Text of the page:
Andrew Miller, RP, Yankees
The Yankees are 28–30 and 6 1/2 games out of first in the AL East. The makeup of their roster, as well as their competition in both the division and the AL at large, suggest that they will only fall further out of the race without a dramatic, and unlikely, turnaround. Meanwhile, Miller is one of the best relievers in baseball, and an absolute terror against lefties. Miller has a 1.05 ERA, 0.74 WHIP and 46 strikeouts in 25 2/3 innings. Lefties are 3 for 23 with 14 strikeouts against him, and all three hits are singles. The Yankees are one of the oldest teams in baseball, and Miller will be one of the most sought-after pitchers—starter or reliever—at the trade deadline. You can see where this is going. Miller’s plenty valuable enough to own as an elite setup man, but if he gets traded and closes for his new team, he’ll be one of the best fantasy relievers in the game. See if you can pry him from his owner with the trade deadline still seven weeks away.
Aledmys Diaz, 2B/SS, Cardinals
Over the last 30 days, Diaz is hitting .250/.287/.390 with a strikeout rate that’s more than four times his walk rate. Jhonny Peralta is back in the fold, and while he’s starting at third with Diaz and short and Matt Carpenter at second for the time being, Peralta could easily slide back over to his natural position if Diaz continues to struggle at the plate. The younger Diaz has better range than Peralta, but there’s no doubting who has the surer glove. Kolten Wong hit his way back to Triple A Memphis earlier this week, but let’s remember that Diaz played all of 14 games above the Double A level before starting the season with the Cardinals out of necessity, and that he hit just .264/.324/.421 at Double A last year. His eligibility at second and short, as well as his overall numbers, will still make him attractive on the open market, but there’s evidence that he’s a depreciating fantasy asset. Carpenter is the team’s best player, and Peralta is a strong veteran with a track record as a steady two-way shortstop. If Wong hits enough at Triple A to get back to the Cardinals, Diaz could lose some playing time.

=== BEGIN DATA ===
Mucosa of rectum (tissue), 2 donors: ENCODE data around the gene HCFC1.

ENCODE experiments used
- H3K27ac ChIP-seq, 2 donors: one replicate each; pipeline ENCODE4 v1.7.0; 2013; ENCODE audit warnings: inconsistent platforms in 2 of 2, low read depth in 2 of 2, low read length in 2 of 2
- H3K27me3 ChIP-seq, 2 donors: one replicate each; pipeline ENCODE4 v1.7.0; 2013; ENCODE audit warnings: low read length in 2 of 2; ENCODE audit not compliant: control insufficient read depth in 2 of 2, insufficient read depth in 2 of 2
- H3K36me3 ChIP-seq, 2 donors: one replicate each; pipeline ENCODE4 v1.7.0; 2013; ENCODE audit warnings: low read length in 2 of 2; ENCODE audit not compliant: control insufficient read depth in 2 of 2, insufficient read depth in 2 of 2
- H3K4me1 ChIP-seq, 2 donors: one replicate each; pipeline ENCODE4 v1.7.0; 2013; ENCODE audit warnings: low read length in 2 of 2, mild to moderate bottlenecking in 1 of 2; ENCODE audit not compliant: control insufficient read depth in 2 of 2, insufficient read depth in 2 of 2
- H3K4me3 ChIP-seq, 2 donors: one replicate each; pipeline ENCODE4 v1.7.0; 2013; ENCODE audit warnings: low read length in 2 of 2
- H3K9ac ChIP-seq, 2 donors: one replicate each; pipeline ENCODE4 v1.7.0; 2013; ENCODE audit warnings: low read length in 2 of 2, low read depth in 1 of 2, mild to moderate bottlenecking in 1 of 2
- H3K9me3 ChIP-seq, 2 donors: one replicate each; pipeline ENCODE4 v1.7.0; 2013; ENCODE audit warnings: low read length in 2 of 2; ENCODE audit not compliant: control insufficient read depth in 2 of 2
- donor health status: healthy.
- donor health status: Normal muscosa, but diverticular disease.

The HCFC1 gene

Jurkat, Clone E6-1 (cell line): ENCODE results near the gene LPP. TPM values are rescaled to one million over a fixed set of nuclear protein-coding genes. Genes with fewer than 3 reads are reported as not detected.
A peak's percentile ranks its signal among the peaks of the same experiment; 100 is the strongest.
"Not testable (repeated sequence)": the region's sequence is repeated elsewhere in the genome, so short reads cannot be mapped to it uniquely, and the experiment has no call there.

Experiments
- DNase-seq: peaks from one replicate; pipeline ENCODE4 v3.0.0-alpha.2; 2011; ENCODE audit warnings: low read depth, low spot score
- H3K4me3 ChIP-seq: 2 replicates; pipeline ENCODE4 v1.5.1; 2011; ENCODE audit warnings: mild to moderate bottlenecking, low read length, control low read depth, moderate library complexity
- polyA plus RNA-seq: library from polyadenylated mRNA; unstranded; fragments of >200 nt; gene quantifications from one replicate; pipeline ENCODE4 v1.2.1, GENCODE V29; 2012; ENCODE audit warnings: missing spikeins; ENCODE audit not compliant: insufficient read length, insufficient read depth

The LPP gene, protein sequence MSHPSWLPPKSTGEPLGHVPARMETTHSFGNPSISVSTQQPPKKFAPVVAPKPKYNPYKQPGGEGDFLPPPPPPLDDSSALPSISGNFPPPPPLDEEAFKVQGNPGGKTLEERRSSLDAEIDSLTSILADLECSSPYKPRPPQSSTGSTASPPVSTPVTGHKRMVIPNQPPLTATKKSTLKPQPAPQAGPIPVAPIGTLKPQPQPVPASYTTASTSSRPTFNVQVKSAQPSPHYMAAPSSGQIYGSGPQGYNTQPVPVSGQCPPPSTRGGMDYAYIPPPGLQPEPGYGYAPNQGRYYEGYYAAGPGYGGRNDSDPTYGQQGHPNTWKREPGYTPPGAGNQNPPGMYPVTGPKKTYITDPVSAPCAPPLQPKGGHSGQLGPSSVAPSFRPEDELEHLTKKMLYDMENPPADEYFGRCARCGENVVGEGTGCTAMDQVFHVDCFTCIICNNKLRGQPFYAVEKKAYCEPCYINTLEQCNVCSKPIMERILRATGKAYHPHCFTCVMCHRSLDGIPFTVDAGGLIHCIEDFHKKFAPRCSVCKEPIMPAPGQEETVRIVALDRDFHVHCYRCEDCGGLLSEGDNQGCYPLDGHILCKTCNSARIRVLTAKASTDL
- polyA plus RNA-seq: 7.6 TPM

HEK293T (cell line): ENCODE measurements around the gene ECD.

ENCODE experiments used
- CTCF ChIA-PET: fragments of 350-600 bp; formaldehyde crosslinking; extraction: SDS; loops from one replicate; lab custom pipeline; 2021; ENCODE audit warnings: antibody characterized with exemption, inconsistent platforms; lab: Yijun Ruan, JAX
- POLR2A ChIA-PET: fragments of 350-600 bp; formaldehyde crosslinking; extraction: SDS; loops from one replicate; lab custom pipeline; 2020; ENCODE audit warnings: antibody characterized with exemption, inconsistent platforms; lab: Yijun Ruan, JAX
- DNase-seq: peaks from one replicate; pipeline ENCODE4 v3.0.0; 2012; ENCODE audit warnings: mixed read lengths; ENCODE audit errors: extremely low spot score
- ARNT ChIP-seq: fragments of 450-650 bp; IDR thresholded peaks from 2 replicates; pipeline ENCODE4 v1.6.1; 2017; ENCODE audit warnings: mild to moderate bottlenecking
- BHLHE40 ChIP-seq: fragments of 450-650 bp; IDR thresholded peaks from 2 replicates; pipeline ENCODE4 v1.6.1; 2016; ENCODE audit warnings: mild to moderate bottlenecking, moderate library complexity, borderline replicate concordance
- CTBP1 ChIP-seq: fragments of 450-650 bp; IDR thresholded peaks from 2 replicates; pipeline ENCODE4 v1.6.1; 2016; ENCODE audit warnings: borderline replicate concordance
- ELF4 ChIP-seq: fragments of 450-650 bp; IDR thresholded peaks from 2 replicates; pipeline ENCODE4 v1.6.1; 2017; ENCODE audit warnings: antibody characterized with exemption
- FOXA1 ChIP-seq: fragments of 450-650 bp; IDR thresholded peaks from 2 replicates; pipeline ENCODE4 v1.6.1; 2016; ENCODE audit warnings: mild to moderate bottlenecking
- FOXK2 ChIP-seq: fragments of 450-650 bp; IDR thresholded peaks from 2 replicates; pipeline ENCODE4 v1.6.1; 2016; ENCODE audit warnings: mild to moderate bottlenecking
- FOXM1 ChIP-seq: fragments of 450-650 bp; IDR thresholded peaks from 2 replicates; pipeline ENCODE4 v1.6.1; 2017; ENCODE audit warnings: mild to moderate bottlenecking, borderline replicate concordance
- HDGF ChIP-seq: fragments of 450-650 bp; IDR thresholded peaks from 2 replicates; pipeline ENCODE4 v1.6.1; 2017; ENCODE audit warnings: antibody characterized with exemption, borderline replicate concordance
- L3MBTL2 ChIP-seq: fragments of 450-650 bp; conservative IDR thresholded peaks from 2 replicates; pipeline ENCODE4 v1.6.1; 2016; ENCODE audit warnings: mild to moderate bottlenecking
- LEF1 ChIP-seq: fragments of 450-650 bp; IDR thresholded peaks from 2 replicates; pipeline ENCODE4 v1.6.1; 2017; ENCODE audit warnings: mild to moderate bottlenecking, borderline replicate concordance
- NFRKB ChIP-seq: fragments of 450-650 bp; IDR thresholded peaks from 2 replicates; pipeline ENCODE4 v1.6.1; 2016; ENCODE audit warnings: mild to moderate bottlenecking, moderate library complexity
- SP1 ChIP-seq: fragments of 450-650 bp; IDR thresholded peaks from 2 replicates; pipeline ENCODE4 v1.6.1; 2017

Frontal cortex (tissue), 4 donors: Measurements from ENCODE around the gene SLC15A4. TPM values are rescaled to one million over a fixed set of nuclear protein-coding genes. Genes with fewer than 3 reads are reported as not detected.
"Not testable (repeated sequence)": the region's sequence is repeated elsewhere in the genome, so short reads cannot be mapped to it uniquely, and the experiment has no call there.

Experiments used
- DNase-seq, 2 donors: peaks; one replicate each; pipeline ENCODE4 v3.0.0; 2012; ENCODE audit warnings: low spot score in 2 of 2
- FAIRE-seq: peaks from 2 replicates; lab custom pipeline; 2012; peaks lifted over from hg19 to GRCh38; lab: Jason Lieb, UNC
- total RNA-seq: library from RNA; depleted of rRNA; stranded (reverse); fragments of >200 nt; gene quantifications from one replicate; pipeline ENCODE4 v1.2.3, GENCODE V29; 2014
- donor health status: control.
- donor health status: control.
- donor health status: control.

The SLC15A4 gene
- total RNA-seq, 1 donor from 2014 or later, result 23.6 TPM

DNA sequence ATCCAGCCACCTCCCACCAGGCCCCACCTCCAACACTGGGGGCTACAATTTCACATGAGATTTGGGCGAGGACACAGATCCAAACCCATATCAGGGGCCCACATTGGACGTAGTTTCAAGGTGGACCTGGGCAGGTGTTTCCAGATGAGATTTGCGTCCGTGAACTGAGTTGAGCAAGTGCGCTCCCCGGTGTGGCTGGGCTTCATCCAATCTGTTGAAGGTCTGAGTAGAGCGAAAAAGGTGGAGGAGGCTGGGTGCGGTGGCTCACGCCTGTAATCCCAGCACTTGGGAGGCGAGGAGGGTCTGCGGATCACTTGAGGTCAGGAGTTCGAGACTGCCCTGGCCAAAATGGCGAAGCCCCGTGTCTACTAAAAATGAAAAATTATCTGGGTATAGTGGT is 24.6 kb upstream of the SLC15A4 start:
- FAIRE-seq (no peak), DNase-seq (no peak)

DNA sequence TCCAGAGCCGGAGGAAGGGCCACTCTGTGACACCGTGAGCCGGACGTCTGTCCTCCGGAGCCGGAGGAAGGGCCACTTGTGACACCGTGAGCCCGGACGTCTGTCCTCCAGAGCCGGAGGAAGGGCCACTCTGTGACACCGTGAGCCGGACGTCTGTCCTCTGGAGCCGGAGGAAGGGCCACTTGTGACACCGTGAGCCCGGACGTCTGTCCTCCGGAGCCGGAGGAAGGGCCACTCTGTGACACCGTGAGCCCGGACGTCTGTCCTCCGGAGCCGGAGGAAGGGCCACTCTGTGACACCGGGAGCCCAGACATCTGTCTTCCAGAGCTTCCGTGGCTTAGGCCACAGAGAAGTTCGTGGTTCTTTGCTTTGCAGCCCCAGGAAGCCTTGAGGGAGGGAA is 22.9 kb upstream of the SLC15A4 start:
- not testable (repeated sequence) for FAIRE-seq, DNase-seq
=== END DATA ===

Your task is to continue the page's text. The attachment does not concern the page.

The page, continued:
Michael Fulmer, SP, Tigers